Ashley Judd, who campaigned for President Obama, and served as a delegate at the Democratic National Convention, is being talked up by Kentucky party officials as a possible contender in 2014 for the U.S. Senate, when Republican Mitch McConnell will face reelection.
The buzz was enough for her to release a statement today to Us magazine.
"I cherish Kentucky, heart and soul, and while I'm very honored by the consideration, we have just finished an election, so let's focus on coming together to keep moving America's families, and especially our kids, forward," Judd said.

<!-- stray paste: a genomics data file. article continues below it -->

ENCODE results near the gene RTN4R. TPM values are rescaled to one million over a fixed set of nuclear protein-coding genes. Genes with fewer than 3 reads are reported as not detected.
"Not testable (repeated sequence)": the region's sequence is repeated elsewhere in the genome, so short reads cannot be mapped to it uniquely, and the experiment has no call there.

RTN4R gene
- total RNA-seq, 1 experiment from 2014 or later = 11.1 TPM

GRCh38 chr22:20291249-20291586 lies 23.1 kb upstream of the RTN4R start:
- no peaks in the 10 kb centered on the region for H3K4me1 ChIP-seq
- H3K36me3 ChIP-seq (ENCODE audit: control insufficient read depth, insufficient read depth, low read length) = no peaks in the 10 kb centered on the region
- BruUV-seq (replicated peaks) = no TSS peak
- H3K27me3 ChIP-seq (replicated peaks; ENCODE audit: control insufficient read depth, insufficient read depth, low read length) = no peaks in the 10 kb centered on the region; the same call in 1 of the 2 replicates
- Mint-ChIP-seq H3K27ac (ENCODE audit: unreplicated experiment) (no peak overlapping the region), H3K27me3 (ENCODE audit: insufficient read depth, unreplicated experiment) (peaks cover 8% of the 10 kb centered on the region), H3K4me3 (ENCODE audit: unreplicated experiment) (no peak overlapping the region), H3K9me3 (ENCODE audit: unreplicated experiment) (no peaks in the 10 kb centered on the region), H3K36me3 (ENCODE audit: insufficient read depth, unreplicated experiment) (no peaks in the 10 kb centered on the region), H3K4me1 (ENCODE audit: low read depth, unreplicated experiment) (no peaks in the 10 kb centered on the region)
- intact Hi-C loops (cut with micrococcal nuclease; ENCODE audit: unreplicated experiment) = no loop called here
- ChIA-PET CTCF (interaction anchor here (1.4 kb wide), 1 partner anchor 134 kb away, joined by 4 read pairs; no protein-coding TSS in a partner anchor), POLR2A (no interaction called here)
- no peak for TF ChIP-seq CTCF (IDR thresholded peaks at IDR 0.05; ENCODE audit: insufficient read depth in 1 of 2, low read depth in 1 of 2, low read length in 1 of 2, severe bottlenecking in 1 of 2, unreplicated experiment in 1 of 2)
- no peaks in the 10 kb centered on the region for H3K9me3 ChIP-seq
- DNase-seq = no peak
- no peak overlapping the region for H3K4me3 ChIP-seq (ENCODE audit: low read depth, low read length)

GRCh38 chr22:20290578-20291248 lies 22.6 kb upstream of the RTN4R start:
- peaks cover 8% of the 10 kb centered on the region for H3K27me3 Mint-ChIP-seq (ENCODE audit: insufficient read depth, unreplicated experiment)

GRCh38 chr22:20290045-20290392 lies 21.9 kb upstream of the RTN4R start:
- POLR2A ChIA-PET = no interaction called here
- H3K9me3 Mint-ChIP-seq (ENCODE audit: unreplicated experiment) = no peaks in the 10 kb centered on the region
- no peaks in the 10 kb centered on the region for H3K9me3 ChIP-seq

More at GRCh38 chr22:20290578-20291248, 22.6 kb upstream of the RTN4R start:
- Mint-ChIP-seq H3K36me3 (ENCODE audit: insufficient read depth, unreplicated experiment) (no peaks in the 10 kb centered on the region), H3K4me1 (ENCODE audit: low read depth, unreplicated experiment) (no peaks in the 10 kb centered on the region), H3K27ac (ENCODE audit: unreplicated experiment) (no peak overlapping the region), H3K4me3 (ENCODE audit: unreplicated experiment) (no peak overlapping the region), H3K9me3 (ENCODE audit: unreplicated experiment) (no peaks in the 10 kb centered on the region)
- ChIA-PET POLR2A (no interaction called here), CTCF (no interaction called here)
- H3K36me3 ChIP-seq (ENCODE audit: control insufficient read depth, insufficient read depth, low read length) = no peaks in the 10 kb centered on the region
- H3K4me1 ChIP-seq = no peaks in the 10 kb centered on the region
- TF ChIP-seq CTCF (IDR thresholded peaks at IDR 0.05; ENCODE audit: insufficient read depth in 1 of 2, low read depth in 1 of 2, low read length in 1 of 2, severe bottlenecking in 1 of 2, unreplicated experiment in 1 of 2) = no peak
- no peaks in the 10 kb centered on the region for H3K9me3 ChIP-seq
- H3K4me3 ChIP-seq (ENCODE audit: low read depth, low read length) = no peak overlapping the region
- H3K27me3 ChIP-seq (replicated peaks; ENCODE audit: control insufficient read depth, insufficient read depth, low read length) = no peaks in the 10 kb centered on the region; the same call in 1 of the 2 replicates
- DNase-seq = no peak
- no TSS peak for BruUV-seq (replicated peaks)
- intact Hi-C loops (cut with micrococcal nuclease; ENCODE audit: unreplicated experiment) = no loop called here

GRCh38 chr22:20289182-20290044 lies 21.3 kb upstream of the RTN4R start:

Big Democratic victories often inspire politically active celebrities to consider elective office, most often ending with a decision against it. After Obama win in 2008, Alec Baldwin talked of running for mayor of New York, and Val Kilmer huddled with D.C consultants in hopes of running for governor of New Mexico. But then realities set in: The good, the bad and the ugly of their public and private lives will be dredged up over and over again, without the protective layer of a personal publicity machine to help craft their image. You could argue that with TMZ and Us, stars really don't get that anymore, but the difference is that their is a wider amount of scrutiny that Judd or any other celebrities will face as a politician, namely personal finances and any statement they have ever made in the public eye.